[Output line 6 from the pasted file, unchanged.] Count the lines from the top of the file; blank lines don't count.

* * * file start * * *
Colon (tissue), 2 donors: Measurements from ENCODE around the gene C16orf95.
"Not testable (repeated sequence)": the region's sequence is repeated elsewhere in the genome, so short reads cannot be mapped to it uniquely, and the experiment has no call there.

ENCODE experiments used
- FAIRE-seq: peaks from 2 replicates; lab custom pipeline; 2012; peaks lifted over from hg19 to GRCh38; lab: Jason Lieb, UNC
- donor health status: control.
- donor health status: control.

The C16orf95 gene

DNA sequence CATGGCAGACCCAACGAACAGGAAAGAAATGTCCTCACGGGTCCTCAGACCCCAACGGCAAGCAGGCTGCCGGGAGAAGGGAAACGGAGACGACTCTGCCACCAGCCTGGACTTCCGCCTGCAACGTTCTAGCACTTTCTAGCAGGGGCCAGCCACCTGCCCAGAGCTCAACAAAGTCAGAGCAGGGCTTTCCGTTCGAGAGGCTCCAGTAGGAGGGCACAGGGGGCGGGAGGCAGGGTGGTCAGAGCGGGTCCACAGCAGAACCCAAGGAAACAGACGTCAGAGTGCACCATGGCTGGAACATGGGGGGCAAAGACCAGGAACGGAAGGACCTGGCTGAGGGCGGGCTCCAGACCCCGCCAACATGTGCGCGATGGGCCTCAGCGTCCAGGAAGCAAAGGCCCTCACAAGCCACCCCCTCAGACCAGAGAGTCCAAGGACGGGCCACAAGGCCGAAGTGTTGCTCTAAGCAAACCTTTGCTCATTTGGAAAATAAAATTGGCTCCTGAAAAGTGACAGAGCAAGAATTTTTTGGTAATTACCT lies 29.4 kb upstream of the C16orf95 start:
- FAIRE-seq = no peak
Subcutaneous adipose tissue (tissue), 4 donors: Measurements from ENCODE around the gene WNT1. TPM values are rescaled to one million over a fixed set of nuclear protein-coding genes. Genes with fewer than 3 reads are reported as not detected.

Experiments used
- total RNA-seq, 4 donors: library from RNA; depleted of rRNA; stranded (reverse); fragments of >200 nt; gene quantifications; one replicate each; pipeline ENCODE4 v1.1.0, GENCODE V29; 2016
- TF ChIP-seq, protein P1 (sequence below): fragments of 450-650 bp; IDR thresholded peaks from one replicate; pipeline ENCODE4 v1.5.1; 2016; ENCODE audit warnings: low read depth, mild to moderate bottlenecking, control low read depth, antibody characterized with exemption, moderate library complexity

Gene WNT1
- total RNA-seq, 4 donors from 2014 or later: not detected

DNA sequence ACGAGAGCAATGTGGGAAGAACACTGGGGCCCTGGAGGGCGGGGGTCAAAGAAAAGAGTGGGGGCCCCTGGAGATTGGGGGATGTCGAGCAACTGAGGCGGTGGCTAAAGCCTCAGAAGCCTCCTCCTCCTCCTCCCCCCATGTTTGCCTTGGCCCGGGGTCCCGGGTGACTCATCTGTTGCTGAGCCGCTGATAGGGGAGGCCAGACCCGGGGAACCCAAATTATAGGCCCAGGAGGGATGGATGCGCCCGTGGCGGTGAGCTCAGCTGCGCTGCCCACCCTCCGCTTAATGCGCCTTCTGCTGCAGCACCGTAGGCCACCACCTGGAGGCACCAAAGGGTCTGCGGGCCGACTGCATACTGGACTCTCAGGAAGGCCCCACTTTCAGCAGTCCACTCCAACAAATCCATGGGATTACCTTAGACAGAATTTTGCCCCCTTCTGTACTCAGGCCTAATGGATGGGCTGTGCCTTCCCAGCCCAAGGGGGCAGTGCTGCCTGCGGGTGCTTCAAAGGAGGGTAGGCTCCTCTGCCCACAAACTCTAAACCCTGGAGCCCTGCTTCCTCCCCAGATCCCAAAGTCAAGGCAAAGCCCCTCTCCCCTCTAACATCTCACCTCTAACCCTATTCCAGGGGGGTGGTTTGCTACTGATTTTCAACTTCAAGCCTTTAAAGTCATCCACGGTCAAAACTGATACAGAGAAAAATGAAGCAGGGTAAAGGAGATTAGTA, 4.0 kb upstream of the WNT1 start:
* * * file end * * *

- donor health status: control.